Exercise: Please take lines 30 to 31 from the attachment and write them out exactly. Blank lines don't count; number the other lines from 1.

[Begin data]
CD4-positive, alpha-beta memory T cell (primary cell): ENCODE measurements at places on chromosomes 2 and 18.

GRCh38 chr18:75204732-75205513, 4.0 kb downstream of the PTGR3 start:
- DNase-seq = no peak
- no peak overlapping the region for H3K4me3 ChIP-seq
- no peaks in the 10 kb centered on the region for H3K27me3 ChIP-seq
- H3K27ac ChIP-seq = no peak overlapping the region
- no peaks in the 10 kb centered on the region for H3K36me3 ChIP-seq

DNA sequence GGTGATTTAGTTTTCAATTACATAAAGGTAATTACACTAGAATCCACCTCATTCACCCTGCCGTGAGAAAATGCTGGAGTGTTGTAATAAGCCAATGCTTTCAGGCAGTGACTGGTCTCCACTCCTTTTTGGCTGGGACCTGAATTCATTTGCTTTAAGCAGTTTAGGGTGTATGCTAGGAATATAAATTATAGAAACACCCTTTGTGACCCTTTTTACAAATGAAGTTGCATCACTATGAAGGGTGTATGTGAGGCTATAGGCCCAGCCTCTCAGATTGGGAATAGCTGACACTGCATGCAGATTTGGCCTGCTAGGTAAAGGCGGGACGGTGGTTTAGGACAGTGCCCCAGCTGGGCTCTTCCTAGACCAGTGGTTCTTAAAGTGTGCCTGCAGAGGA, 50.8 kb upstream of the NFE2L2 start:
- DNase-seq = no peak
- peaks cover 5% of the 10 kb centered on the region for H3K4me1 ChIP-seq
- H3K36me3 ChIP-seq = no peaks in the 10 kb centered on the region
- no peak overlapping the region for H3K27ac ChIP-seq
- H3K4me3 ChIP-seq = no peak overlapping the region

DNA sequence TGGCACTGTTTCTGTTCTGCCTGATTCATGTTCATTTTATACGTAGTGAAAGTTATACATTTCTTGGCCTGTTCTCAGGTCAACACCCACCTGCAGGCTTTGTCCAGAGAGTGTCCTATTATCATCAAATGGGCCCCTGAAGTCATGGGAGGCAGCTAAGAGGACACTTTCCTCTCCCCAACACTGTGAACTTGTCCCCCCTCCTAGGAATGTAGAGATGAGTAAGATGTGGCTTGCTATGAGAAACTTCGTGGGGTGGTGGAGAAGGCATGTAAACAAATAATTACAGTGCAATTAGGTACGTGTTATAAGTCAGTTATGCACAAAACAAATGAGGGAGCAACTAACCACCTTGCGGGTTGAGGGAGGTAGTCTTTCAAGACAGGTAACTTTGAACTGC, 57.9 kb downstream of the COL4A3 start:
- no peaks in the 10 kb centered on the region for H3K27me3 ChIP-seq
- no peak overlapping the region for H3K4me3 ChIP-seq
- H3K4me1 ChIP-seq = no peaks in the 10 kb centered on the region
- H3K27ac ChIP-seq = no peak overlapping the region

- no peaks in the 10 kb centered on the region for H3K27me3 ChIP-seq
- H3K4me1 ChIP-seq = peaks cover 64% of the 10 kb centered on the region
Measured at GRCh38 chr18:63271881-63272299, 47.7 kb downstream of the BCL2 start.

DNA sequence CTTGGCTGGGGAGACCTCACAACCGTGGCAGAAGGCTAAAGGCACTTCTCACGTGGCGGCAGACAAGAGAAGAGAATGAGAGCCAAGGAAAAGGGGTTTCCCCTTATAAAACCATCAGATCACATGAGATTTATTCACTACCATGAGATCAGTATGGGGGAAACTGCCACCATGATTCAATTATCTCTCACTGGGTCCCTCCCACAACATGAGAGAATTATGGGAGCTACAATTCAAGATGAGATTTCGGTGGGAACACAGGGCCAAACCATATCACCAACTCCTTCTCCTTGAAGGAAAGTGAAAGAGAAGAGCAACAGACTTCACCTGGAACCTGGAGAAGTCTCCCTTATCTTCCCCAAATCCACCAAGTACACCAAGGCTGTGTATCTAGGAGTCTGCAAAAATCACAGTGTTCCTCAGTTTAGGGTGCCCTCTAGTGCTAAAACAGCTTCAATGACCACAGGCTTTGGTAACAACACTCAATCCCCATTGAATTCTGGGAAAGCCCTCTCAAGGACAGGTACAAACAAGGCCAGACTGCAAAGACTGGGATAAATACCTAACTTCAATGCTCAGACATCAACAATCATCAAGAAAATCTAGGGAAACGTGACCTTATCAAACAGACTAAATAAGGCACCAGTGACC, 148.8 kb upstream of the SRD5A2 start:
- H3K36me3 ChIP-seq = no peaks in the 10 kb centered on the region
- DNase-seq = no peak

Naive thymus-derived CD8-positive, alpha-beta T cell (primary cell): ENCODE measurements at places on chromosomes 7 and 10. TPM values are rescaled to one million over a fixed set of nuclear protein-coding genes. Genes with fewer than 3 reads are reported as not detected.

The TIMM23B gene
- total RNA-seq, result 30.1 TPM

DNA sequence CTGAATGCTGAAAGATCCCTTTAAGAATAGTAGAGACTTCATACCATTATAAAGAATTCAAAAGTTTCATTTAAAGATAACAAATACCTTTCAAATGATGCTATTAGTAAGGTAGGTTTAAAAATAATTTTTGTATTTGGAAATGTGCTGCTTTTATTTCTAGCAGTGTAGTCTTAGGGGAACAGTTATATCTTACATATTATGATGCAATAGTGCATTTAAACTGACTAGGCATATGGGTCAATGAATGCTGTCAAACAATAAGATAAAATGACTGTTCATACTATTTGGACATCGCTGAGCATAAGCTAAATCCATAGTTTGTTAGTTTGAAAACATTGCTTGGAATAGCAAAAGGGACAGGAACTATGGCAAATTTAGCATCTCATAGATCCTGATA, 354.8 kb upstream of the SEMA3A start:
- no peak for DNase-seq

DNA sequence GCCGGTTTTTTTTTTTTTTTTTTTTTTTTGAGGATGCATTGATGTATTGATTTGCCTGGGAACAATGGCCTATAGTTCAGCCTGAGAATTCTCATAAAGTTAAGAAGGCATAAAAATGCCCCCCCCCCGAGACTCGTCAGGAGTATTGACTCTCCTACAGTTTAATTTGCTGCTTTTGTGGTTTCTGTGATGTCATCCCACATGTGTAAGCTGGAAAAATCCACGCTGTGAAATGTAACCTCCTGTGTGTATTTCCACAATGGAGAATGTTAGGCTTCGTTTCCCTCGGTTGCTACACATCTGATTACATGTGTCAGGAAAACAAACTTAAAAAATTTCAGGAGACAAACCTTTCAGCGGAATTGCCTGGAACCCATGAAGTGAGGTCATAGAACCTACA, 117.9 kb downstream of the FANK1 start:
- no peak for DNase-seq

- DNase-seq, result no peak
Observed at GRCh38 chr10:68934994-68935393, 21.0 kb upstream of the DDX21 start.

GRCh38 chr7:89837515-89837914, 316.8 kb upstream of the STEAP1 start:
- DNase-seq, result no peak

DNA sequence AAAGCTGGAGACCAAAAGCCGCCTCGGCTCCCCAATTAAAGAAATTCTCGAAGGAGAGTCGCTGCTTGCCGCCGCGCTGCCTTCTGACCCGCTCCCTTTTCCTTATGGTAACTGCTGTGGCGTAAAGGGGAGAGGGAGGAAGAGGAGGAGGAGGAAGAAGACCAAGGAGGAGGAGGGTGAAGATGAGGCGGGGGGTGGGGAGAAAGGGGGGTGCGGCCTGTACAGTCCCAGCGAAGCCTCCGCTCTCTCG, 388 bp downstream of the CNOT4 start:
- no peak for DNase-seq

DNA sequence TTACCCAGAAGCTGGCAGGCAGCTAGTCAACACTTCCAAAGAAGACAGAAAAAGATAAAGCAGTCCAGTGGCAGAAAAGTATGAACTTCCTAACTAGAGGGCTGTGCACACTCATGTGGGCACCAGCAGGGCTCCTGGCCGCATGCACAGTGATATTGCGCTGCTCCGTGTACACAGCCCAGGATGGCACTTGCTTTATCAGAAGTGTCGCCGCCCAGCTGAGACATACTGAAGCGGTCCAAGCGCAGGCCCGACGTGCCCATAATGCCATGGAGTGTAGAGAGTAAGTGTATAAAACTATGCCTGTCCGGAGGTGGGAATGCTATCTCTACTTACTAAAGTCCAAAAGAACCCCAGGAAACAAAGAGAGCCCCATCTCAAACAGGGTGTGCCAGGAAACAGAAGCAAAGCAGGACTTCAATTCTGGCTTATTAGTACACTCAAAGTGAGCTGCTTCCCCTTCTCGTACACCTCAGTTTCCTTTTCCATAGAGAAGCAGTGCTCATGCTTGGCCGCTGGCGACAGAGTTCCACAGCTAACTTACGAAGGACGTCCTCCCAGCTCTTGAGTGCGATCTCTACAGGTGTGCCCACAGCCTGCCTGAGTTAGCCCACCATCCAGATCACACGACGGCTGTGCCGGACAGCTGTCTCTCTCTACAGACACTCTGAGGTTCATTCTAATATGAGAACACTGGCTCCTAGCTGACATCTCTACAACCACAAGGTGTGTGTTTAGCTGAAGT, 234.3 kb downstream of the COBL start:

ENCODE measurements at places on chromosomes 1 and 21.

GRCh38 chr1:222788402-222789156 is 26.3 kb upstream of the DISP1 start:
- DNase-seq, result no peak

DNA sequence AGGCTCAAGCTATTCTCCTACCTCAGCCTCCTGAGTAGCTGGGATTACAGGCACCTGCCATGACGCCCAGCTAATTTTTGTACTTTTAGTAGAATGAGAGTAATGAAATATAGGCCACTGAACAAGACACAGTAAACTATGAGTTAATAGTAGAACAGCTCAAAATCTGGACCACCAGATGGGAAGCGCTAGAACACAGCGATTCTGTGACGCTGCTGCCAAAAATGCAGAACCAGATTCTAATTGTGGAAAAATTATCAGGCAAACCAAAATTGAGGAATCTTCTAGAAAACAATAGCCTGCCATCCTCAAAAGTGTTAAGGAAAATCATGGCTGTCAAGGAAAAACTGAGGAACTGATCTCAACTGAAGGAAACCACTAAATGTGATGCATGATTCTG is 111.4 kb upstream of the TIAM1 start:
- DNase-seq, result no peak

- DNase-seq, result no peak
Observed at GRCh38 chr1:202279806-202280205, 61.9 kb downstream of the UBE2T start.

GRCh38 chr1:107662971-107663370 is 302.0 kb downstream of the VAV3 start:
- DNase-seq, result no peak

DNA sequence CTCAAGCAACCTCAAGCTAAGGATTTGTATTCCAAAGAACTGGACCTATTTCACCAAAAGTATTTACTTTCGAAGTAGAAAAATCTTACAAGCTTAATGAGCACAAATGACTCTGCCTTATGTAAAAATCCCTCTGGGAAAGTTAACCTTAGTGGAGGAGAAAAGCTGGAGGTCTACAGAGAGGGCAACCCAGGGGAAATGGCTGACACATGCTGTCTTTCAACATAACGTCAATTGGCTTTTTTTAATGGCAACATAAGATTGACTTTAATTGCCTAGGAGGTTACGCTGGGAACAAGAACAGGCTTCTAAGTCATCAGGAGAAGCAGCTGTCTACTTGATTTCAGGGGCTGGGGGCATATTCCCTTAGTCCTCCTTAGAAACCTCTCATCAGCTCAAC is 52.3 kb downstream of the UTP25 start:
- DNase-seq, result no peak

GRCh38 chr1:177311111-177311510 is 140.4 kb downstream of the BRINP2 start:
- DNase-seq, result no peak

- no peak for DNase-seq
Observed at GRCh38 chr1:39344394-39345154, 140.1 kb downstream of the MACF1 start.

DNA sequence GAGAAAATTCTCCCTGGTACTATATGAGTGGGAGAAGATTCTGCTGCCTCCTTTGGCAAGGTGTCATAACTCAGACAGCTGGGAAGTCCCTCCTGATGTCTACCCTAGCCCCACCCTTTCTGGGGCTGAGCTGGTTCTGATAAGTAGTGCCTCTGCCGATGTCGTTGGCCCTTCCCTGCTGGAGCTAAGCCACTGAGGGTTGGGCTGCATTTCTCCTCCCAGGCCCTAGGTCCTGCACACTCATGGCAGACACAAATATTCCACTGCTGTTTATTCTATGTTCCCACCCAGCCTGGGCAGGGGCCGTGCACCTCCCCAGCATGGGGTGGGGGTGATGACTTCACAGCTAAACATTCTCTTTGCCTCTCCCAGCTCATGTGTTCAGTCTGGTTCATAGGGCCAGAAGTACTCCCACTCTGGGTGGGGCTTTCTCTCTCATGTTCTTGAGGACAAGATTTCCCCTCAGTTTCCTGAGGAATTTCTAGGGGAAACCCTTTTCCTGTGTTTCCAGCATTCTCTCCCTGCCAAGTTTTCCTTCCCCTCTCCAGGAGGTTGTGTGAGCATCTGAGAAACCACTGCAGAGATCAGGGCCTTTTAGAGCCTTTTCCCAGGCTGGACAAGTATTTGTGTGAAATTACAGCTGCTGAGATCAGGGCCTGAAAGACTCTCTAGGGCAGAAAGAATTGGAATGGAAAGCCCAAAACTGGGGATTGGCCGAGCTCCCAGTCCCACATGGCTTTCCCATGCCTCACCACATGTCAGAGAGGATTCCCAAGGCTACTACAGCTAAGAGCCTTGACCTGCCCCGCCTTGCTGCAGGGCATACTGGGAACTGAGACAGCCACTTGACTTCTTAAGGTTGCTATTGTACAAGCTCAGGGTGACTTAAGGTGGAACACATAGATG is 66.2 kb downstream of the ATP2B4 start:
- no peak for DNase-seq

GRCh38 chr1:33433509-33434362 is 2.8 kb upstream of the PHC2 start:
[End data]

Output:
DNA sequence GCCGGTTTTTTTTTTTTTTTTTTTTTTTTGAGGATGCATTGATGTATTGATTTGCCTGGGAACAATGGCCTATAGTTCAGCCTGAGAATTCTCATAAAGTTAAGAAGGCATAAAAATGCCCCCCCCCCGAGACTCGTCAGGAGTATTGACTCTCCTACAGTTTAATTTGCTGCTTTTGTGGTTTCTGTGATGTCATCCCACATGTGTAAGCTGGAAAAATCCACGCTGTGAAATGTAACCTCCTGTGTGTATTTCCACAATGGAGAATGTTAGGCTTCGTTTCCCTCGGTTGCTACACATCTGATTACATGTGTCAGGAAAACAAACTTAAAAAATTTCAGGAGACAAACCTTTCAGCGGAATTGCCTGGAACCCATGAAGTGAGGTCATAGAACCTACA, 117.9 kb downstream of the FANK1 start:
- no peak for DNase-seq